This hike is why people go to Tierra del Fuego.
Okay. Not this hike, specifically, but hikes like this. Hikes that involve varied landscapes, wild terrain, breathtaking vistas, and glacial lakes – all nestled within the Fuegian Andes. If you are heading to Ushuaia I highly recommend you make time for it. Located about 20 kilometers outside of the city, it really is a perfect day hike. We rocked out to some Argentine music on the radio of our rental car as we enjoyed views like this on the way to our starting point:
Here is our advice for if you plan on hiking this trail (and if you don’t plan on hiking it feel free to skip ahead for the pictures):
Having had a busy couple of days thus far, we allowed ourselves a lazy morning and (what we considered) a late start, which meant we did not get to the trailhead until 10AM. The dirt lot that serves as a parking lot to the trail entrance was virtually empty upon our arrival. This is not a region that starts their days early. We shared the trail with few others on our way up but there were PLENTY of hikers on their way up by the time we were making our way back down. It was primarily Argentine’s that we encountered but we did see one other American and at least one Australian. Upon our return the parking lot was packed…and there were minibuses dropping people off as well. We were so glad we had avoided the crowds…so arrive early if you wish to do the same.
Hiking Gear: hiking poles and gaiters are certainly NOT necessary to do this hike. We saw many people hiking in just normal sneakers and street clothes (even one girl in white leggings). HOWEVER…I would not recommend this. The terrain is VERY muddy and when you get to the peat bogs, you could be fine one step and up to your knee in mud the next step (as evidenced by the woman in white leggings who had mud up to her knee and all over her butt. And she was not the only one we saw covered in mud.) At the very least, wear solid, water proof hiking boots, preferably the kind that are over your ankle. Some rough spots have planks thrown over them, but not all. Also, at least one of the ‘bridges’ was made of logs that ROLLED if you stepped on them wrong, so be careful.
We felt super dorky hiking with the poles at first but quickly realized a) they saved us from falls in the mud on more than one occasion and b) allowing us to stabilize our balance so much more easily meant we tore through sections that took other people FOREVER because we didn’t have to gingerly pick our way through every step. We did not wear our gaiters on the way up but wished we had them on by the time we got to the peat bogs. If I were to do it again, I would just put them on to begin with, even if it seems like overkill in the start of the hike. We wore them on the way down and it was so nice not to have to worry about getting mud up over our hiking shoes or all up our pants on the occasions that we sank down into the mud. Plus it was just STRAIGHT. UP. FUN. to hike through crazy terrain in the middle of the most amazing wilderness and feel totally gratified that you came prepared for it. Meanwhile, on our hike down we saw plenty of people who looked stressed out and not particularly having fun in the face of the conditions they were navigating.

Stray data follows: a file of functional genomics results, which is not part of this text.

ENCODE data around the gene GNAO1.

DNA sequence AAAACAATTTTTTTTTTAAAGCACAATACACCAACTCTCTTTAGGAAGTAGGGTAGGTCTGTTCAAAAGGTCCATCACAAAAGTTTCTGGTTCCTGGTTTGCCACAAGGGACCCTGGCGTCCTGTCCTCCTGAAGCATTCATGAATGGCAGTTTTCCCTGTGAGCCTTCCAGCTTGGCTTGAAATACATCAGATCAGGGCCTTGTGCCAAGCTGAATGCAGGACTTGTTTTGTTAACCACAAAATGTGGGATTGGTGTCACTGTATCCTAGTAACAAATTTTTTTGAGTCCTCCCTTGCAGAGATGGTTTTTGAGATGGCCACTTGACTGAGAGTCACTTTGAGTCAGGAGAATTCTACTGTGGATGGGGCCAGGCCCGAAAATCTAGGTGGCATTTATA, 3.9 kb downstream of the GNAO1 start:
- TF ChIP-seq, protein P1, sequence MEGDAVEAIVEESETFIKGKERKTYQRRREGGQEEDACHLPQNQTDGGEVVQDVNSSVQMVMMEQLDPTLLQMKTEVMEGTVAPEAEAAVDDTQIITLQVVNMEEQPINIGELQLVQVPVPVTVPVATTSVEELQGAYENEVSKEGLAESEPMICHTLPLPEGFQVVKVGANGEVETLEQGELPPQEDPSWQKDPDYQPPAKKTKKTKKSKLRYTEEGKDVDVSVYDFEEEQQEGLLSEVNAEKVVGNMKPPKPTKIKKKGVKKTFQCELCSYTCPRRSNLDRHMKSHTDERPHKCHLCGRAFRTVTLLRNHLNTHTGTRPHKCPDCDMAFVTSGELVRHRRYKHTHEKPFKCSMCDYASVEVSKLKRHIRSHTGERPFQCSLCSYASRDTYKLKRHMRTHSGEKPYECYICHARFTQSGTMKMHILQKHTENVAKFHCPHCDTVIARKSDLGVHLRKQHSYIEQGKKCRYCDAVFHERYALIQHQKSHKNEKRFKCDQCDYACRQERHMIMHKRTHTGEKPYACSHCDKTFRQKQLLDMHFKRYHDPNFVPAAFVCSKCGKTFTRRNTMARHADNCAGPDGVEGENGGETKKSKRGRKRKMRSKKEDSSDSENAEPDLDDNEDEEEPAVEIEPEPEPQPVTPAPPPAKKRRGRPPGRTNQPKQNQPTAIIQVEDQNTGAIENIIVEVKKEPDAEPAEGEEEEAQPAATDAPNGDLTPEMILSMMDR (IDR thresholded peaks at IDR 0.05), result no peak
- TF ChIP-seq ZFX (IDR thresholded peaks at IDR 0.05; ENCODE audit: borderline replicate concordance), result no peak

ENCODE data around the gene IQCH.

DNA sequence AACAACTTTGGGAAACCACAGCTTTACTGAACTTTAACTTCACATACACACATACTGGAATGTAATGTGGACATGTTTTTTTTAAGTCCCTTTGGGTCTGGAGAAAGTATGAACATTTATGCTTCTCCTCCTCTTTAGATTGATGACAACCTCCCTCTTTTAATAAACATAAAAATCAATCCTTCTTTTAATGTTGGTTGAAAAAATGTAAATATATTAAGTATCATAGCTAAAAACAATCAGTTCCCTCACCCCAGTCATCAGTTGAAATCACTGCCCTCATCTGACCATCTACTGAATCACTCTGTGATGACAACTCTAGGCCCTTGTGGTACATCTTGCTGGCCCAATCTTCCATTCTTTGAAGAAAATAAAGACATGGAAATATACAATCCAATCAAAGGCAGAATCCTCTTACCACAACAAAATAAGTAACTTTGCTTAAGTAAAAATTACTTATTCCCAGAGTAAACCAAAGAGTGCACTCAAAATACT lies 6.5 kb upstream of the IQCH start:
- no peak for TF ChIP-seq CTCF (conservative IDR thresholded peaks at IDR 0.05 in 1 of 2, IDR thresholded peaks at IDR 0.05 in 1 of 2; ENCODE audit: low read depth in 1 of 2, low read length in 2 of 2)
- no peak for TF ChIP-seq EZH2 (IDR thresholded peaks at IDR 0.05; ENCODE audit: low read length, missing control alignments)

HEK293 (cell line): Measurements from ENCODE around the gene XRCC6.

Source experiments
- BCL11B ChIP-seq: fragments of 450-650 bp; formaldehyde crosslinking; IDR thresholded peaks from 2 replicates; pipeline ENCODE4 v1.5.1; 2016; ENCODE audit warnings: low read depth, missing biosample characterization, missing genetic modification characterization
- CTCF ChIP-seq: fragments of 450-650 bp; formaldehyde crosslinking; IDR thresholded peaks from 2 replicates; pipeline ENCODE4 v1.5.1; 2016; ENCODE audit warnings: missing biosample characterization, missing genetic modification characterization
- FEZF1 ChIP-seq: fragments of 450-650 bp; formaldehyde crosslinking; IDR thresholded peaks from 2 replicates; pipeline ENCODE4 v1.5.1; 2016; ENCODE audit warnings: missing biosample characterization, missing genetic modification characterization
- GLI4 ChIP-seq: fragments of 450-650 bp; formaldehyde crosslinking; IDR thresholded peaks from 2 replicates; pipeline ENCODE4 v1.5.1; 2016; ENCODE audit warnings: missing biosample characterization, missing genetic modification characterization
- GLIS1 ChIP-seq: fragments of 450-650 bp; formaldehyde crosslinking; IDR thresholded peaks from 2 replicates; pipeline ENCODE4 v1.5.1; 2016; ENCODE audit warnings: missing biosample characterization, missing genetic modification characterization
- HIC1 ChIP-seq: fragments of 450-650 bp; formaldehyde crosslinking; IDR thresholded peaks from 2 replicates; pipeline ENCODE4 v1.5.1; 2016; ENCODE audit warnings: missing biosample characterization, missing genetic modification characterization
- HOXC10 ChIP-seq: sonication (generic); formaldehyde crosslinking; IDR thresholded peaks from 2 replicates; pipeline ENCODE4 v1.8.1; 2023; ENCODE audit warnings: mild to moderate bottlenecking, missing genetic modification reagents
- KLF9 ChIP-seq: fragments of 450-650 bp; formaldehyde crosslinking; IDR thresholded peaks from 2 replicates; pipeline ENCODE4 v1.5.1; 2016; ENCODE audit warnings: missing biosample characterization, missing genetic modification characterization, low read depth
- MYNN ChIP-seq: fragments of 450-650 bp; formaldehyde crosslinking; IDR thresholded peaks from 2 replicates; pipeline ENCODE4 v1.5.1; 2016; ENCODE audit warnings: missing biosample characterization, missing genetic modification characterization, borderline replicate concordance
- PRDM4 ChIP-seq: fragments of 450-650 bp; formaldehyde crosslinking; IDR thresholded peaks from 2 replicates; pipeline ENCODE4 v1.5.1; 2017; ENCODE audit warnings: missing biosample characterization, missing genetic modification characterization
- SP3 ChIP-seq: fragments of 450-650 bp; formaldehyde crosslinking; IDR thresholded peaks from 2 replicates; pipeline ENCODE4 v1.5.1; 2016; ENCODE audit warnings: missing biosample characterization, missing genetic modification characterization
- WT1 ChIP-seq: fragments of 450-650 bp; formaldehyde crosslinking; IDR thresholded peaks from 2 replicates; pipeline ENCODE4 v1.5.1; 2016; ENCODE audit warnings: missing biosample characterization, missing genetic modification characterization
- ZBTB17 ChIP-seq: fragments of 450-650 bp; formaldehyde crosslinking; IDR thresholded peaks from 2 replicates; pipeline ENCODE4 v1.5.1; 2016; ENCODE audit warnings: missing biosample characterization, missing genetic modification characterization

Estimated hiking time is two hours each way. It took us an hour and a half on the way up…including plenty of stops for photos and a pretty good stop for Andy to deal with a blister situation on his heel. It took about an hour and fifteen or twenty minutes on the way down..including a few more photo stops. We certainly weren’t racing but we weren’t poking along either.
The trail is well marked. It would be virtually impossible to get lost. There are little blue arrows on trees here and there to ensure you know the way and the occasional bigger trail marker such as this: This was just before our first major clearing where we were treated to this:
Having hiked thus far through the woods, this fairly took our breath away as we came out into the clearing. And it was just the start.
This section of the hike felt like something out of Lord of the Rings:If you’ve never hiked in a peat bog, it is a strange and springy texture. It might hold your weight one step and give way to sinking down well up into your shin the next. The hiking poles came in handy to feel out how deep things were before taking a step. I tried to get a close up of it:
This photo, taken from the peat bogs, shows the ridge (in the middle), where you climb up to reveal Laguna Esmerelda:
Standing on the ridge allows you to look back over where you’ve just come:
Hiking up with this hill to your left:
Laguna Esmerelda comes into view:
And it’s a short stroll down to the shore from here. This is where we rested, had lunch and watched the weather change every five minutes:
Eventually we put our gaiters on to head back down. I have a habit of making fun of people who always put their hand on their hips and stand slightly sideways in photos. I whipped around in this pose as a joke and Andy was actually fast enough to catch it. Pretty sexy with those gaiters, eh?:
This panorama managed to capture the whole scene as we stood atop a rock taking it all in for a few more minutes before heading down. I like to call this one, “Andy in the Andes”
We had a LOT of fun tromping through the mud! I was kind of like a little kid laughing and giggling my way through it. (Thanks for loaning me the gaiters Linda!) Here we are about to head into another muddy section:
It was another perfect day in Tierra del Fuego.